The U.S. Environmental Protection Agency has reached a $5.7 million settlement with the owners of a former tannery in South Paris that began leaching toxins into the Little Androscoggin River in 2000.

On Wednesday, Nebraska-based ConAgra Grocery Products Company, LLC agreed to reimburse the EPA for cleanup costs at the former A.C. Lawrence Leather Co. sludge lagoon site, ending a three-year legal battle on who should pay for the removal of 33,000 tons of soil contaminated with chromium and lead.

According to Sun Journal records, the tannery once stood on the opposite bank of the river beside Pine Street, a site where it deposited filtered wastes generated from processing and dyeing hides.

The tannery represented the era of strong manufacturing in the region, when local communities thrived from the support of mills and shops. When the tannery closed in 1985, around 160 people lost their jobs, according to Sun Journal archives.

The lagoons along Oxford Street were built from sometime prior to 1952 until 1973-1974, when the company began using the town’s treatment facilities.

At the time, the sludge lagoons were buried under gravel. In 2000, town officials received a complaint regarding “green ooze” on the bank of the Little Androscoggin River next to the site.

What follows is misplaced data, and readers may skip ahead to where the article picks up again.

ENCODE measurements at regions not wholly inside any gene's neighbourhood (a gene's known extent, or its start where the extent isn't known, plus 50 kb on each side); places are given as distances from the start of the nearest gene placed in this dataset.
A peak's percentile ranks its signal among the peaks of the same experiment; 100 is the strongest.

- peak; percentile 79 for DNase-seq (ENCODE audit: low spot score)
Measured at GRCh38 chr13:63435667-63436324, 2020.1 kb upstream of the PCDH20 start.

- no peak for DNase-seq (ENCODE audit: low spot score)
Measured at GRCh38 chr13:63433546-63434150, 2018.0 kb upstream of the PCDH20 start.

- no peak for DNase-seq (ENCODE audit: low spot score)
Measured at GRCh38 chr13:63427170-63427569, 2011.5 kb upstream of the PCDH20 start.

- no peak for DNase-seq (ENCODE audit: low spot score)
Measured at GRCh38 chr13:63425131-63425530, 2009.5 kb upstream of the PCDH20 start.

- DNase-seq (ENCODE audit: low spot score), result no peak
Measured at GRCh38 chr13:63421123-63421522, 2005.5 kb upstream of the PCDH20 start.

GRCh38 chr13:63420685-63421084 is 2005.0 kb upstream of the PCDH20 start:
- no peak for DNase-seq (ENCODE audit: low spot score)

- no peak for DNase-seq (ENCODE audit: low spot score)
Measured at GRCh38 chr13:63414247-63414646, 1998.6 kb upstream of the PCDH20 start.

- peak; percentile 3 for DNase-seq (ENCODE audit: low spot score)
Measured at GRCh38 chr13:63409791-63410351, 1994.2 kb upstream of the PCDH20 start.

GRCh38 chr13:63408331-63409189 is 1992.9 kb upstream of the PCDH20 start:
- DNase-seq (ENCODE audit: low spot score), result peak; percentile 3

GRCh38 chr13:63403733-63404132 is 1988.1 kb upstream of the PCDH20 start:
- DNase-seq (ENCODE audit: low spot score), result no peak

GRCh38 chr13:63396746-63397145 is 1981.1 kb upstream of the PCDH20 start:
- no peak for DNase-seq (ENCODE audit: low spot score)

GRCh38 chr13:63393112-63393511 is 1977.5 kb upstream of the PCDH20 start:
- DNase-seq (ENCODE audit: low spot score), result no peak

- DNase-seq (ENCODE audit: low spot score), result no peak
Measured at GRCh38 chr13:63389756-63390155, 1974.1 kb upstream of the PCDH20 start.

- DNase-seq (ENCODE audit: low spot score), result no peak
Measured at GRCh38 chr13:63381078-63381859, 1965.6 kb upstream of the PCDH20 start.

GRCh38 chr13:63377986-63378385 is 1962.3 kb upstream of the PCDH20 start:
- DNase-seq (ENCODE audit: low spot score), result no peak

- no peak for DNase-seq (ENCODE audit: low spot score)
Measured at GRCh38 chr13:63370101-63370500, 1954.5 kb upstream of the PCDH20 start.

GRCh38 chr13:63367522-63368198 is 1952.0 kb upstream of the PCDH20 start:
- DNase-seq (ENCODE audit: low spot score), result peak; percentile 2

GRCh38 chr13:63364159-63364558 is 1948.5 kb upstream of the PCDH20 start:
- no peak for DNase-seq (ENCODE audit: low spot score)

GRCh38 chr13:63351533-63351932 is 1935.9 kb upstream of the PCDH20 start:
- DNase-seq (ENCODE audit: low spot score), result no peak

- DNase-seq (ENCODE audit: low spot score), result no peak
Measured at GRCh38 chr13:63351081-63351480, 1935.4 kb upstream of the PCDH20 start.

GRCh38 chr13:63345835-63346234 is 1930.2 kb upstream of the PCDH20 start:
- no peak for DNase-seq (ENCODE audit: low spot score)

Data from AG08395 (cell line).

According to a news release from the EPA, following investigations it was determined that sludge remained in the nearby lagoons, and sampling showed the site was contaminated with chromium sludge from approximately 2½ to 14 feet below ground.

In 2007, the EPA completed a yearlong cleanup effort that initial government estimates pegged at $4 million. This week, the EPA estimated that figure had risen to $5 million.

“This settlement shows that the ‘polluter pays’ principle is alive and well,” Curt Spalding, regional administrator of EPA’s New England office in Boston said.

Road access to one of the sites is blocked by large boulders, and high, green grass and wildflowers blanket the property. The town is owed an unknown amount in back taxes; yet, since it’s closure, the town has waived its right to foreclose on the property, Town Manager Amy Bernard said.

ConAgra was alleged to be the successor of the leather company “through a series of complex corporate transactions.”

The settlement is subject to a public comment period, and must be approved by the U.S. District Court before it can become final.

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